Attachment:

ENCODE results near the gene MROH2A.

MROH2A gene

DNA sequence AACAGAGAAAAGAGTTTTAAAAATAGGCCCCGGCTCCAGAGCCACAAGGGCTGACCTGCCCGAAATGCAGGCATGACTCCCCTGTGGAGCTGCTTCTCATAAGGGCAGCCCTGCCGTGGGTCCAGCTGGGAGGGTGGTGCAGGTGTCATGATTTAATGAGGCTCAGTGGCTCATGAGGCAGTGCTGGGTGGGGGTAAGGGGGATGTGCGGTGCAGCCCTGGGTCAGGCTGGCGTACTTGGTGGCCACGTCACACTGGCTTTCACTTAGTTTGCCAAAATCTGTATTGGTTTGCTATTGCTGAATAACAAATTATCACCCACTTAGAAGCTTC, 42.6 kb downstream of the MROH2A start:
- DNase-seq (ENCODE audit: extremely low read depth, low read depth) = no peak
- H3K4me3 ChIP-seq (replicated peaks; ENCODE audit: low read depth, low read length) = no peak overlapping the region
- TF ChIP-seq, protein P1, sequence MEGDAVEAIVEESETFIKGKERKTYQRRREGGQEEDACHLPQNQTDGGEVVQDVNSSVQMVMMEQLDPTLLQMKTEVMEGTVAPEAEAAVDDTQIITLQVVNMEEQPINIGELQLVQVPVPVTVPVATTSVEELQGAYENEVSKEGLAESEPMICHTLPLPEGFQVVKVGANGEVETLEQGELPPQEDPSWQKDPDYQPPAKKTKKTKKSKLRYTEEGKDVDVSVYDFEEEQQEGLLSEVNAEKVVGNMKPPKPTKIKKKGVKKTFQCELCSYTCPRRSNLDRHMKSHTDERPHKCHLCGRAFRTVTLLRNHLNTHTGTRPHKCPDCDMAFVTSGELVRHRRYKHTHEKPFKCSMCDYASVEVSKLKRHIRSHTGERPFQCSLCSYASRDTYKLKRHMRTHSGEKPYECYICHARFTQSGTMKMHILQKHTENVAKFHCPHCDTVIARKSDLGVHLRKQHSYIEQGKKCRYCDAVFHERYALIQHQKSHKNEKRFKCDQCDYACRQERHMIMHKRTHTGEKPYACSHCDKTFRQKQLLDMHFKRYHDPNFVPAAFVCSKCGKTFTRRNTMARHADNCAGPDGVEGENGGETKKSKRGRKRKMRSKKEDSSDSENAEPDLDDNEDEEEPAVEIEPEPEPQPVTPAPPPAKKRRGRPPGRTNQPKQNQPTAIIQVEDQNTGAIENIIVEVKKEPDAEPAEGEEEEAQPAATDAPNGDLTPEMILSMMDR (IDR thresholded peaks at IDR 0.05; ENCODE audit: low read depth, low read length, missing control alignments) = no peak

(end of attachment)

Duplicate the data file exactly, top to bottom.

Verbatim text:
ENCODE results near the gene MROH2A.

MROH2A gene

DNA sequence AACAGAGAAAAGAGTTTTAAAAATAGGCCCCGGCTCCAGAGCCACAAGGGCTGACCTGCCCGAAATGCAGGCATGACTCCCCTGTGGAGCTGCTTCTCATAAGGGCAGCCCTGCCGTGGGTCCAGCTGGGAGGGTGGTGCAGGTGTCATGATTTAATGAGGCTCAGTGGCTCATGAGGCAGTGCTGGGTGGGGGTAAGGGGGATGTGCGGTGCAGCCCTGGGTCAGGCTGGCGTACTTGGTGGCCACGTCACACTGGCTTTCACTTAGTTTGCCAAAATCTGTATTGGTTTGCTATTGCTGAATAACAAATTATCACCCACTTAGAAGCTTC, 42.6 kb downstream of the MROH2A start:
- DNase-seq (ENCODE audit: extremely low read depth, low read depth) = no peak
- H3K4me3 ChIP-seq (replicated peaks; ENCODE audit: low read depth, low read length) = no peak overlapping the region
- TF ChIP-seq, protein P1, sequence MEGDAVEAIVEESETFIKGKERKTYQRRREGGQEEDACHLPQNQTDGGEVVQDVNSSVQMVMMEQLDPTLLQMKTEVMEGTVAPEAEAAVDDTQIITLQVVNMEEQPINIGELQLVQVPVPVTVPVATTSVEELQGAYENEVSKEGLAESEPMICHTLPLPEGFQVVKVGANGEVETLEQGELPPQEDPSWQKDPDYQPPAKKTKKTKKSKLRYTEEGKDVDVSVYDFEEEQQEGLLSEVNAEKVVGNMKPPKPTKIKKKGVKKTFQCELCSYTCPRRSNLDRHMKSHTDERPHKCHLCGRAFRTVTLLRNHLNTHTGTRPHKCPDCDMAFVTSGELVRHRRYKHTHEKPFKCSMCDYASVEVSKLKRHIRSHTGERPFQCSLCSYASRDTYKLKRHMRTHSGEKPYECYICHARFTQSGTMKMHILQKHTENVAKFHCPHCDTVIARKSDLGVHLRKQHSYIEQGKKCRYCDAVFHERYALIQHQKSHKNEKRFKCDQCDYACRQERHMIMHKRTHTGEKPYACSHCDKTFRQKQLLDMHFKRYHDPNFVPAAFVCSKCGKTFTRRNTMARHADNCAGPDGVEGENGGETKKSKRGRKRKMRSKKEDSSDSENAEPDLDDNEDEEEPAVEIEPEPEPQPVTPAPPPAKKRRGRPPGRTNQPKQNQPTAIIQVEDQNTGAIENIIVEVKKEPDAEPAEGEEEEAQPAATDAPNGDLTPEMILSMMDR (IDR thresholded peaks at IDR 0.05; ENCODE audit: low read depth, low read length, missing control alignments) = no peak